Rural Indonesia

Hi there,

I don’t yet have a Kolibri story, however I am posting here as Kolibri seems a good fit for the experiences I’ve had.

I’ve had several ties with Indonesia through my and my parents lives, myself being from Australia.

Outside the tourist areas, even Bali in 2010 still had emaciating poverty, and I saw how even simple things like business listings on Google Maps or an outdated iPhone running Grab could bring families out of impoverishment.

However many communities don’t have internet access at all, or even postmen to receive the “verify my address” postcard for a google maps business listing. I found this out the hard-way bringing scavenged smartphones with Khan Academy installed to those communities, having had previous enriching success with such offerings in internet-enabled communities.

I’ve been thinking now about bringing more scavenged smartphones or tablets, or say the Raspberry Pi 400 to those areas but with a solution that actually does have offline support, and that has led to Kalibri.

Upon an initial look at Kalibri, I was seeming say a 20 minute youtube video explaining the entire process, however from what I’ve gained from the various landing pages, it seems it is oriented for a teacher-student classroom relationship, rather than autodidactical learning? Does this mean there is a remote teacher, or I should engage a working relationship with the community’s teacher and onboard them with the platform?

My other question, is besides Khan Academy which I know it has, does it have anything for teaching English? In these areas English is the wealth language, if one can speak it, then it means he can engage with tourists, get employed, and can take care of his family.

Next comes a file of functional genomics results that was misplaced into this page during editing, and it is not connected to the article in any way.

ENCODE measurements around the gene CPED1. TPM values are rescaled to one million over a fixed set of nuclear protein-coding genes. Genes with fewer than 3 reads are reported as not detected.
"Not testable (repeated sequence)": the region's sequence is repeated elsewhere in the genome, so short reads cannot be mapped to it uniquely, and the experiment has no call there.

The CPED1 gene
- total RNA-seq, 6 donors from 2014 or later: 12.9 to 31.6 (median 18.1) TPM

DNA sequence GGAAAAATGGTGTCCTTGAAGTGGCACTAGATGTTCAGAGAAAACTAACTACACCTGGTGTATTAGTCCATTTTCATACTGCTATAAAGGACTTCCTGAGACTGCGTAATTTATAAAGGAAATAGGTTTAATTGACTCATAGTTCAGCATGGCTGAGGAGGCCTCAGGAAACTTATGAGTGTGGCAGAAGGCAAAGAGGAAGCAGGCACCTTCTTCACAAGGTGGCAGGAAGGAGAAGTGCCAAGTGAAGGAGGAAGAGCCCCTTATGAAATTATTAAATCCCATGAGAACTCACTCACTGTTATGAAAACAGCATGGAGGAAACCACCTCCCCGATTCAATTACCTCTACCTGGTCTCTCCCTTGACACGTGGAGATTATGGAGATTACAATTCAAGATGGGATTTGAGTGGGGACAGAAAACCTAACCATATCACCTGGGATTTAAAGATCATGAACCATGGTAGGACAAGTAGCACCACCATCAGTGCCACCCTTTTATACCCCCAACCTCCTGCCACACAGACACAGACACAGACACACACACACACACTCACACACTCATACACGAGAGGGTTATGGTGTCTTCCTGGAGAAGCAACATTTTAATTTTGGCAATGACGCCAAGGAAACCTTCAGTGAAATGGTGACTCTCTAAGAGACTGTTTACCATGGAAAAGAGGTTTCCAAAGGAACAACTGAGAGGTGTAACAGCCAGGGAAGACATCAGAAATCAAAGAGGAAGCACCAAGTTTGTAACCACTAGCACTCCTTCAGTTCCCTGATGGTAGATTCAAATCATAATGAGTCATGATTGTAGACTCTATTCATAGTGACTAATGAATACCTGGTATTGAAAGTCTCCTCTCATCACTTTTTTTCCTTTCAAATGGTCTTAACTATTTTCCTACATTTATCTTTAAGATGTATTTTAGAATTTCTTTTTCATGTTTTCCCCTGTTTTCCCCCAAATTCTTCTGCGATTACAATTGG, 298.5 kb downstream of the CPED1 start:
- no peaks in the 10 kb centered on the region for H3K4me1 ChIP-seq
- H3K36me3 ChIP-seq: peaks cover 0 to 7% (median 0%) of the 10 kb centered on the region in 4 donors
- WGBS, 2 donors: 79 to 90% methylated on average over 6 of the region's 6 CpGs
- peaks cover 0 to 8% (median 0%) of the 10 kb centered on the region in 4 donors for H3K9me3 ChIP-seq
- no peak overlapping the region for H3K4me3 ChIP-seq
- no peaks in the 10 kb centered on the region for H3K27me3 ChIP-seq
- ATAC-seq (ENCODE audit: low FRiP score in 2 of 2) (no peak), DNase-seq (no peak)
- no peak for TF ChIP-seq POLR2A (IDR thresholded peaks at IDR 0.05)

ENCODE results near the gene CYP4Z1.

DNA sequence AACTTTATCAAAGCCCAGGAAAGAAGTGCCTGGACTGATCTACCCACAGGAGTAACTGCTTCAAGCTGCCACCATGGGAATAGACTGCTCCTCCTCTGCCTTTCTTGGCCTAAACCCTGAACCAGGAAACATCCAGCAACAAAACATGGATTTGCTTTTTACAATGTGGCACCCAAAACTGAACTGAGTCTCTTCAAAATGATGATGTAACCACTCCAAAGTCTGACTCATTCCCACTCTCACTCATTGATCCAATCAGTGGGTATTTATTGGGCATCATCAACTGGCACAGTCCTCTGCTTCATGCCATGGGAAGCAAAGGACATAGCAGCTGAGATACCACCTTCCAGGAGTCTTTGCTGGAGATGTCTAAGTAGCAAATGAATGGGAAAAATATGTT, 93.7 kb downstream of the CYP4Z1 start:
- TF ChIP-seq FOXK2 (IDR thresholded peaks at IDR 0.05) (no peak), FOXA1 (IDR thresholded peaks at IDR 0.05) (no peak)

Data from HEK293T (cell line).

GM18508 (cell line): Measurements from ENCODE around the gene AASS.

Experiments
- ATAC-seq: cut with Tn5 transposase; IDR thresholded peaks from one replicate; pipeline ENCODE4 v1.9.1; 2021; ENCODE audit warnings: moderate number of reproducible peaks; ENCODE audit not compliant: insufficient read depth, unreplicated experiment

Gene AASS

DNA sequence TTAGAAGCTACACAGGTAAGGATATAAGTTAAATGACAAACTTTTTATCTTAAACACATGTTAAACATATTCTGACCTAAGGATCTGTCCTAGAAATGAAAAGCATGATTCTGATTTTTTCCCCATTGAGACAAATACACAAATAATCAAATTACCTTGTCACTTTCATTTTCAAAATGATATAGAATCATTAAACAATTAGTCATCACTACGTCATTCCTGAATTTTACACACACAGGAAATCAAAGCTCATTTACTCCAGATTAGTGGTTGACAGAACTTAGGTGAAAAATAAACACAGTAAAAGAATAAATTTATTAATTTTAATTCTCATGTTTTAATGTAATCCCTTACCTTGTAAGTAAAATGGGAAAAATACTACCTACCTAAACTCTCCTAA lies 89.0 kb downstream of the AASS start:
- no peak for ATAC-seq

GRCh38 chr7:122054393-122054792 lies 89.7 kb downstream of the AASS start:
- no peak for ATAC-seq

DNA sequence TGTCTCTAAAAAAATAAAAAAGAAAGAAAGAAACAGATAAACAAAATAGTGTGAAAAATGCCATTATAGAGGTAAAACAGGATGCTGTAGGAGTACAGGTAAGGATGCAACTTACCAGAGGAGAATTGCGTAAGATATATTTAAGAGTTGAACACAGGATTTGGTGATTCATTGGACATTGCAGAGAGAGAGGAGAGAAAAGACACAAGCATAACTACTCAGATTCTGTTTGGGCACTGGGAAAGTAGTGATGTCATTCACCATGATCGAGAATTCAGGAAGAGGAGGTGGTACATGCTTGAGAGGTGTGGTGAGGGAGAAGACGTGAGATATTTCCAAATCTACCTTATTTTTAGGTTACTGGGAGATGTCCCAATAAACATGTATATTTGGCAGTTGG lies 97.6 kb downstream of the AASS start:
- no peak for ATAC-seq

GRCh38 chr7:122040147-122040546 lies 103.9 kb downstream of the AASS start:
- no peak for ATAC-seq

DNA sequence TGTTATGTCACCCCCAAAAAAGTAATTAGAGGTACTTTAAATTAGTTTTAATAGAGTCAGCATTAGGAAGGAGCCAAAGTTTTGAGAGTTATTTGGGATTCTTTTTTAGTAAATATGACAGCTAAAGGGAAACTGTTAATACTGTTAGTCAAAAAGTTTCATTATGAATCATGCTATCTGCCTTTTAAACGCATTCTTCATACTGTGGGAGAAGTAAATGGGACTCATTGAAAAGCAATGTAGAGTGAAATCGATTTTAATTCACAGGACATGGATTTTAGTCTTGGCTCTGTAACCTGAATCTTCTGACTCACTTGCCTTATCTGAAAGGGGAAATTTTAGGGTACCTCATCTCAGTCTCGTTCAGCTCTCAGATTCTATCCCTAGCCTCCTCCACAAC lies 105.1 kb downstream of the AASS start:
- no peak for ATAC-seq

Hi @balupton,

Thanks for sharing your experience and great to hear that Kolibri may be a good fit for the communities you’re part of in Indonesia. Happy to address your questions-

Kolibri can be used in a diverse range of learning settings, from formal classrooms to nonformal contexts (libraries, community centers, after school programs) with or without a facilitator present, as well as at home. Particularly during the pandemic, we worked to further support learners engaging in distance learning and who may not be co-located with a teacher. We developed a variety of pedagogical guidance materials for learners who are at home and for educators who are facilitating from a distance, which you can check out here.

Our upcoming releases of Kolibri will expand upon support for self-guided learning within the features of the platform itself, so stay tuned in the coming months. In terms of guiding the community for implementation, it would be good to first understand the current learning structure and then engage the teachers or administrators on where and how they may see Kolibri adding benefit. Feel free to take a look at our Kolibri EdTech Toolkit to see some resources on training and guides for use and implementation.

The Kolibri Content Library has a couple of sources for English language learning - Espresso English and Free English with Hello Channel.

Keep us posted and let us know if you have any additional questions.

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Great! I’ll check it out later when the time comes for my next trip. Looking forward to it!

that should say “seeking”